Hush says the first stage is about collaborating with industry to investigate what’s realistic. She says once the reports are written, “we’ll have recommendations and I can assure you that some of those, or most of those, will require investment with the federal government and private enterprise to help us fund those programs”.
Alice Payne is an associate professor in fashion design at Queensland University of Technology and one of the experts who will shape the scheme. She says: “This is just the beginning of what will actually be a longer journey … this amount of funds is a way of bringing stakeholders together.” She says they will build on existing work in scholarly literature and reports from around the world and tailor them to “the Australian context in consultation with Australian stakeholders”.
These conversations will explore changes in design and manufacturing for durability, as well as charitable recycling and second-hand business models, the need for innovation and investment in recycling technology, and consumer education. For now, the focus is on industry and not on policy or legislative change.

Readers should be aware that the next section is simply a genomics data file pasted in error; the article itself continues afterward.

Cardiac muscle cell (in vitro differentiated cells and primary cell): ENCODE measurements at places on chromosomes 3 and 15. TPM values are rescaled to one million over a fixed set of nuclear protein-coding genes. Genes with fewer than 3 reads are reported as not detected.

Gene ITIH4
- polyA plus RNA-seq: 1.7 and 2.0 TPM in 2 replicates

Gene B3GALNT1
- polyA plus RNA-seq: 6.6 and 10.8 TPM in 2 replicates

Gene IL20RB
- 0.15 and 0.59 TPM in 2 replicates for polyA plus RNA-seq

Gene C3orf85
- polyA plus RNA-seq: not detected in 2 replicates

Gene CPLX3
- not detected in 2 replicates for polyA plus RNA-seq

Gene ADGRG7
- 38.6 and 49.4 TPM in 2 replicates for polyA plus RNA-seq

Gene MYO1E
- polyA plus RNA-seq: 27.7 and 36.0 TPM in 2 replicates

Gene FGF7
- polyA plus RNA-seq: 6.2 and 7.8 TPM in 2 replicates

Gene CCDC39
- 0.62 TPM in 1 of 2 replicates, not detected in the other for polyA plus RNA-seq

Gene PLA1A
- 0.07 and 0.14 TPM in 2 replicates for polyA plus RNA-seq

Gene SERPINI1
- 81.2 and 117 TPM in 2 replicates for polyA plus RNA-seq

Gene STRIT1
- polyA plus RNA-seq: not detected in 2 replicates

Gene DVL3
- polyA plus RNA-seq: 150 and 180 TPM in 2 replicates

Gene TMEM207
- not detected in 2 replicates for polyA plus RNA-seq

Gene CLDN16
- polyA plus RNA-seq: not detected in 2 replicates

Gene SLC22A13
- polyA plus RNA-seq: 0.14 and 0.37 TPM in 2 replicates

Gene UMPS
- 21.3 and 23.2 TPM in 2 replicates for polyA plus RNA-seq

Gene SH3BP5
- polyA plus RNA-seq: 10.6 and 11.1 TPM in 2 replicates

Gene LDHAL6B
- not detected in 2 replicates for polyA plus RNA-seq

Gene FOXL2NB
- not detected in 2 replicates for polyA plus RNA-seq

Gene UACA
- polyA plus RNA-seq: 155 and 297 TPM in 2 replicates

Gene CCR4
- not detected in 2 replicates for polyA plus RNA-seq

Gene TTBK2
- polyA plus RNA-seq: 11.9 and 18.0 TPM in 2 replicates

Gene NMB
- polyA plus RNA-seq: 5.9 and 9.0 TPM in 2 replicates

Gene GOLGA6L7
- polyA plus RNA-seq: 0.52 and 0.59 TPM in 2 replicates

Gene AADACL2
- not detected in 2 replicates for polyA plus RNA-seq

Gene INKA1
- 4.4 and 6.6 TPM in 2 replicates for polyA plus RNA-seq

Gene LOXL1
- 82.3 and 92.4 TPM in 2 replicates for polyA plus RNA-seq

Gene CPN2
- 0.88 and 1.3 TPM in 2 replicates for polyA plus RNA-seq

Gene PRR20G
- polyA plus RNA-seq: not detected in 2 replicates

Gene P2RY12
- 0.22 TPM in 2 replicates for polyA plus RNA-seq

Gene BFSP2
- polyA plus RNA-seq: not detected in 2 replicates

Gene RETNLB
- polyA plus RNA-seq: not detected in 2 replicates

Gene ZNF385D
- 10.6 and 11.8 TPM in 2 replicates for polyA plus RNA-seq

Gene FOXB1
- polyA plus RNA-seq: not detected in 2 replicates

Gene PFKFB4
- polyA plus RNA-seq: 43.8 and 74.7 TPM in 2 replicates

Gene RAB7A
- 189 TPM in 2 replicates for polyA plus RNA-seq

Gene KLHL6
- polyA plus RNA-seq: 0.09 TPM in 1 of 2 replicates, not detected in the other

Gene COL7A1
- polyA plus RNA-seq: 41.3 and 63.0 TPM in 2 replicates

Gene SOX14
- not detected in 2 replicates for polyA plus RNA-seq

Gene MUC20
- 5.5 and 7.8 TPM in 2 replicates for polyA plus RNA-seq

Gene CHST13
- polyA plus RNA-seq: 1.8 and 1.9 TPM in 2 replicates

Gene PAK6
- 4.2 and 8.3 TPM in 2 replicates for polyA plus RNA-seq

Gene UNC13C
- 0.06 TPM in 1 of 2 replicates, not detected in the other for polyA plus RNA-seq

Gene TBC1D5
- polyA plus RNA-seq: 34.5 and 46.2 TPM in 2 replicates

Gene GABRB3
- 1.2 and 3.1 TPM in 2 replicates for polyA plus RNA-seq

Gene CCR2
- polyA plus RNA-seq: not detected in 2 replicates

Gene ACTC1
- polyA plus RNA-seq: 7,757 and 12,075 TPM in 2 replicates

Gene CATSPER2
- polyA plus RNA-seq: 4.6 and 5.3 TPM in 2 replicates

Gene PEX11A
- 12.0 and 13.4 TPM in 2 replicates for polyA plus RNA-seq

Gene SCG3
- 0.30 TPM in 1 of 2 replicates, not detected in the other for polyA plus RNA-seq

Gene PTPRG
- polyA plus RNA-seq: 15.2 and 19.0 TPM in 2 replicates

The principles of a circular fashion industry are well established, but have recently been popularised by international non-profits like the Ellen MacArthur Foundation, which produces significant research and reports on circularity in fashion. According to the foundation, a circular fashion industry is one where clothes are designed to be recyclable and durable, so they can be worn more and repaired, and shared and resold until their end of life, when they are collected to be recycled or returned to the earth.
McCallion and Boulton drew on the work of the foundation to write their report on a circular t-shirt. “We should be looking to retrofit great examples from overseas to the Australian context and working together to advance the agenda as fast as possible,” says McCallion. “We aren’t reinventing the wheel.”
If you’re going to solve the problem of textile waste, you have to do it at volume, you can’t be artisanal
Adrian Jones, BlockTexx
They say there is evidence overseas that circularity works when you have industry collaboration alongside legislation and policy change.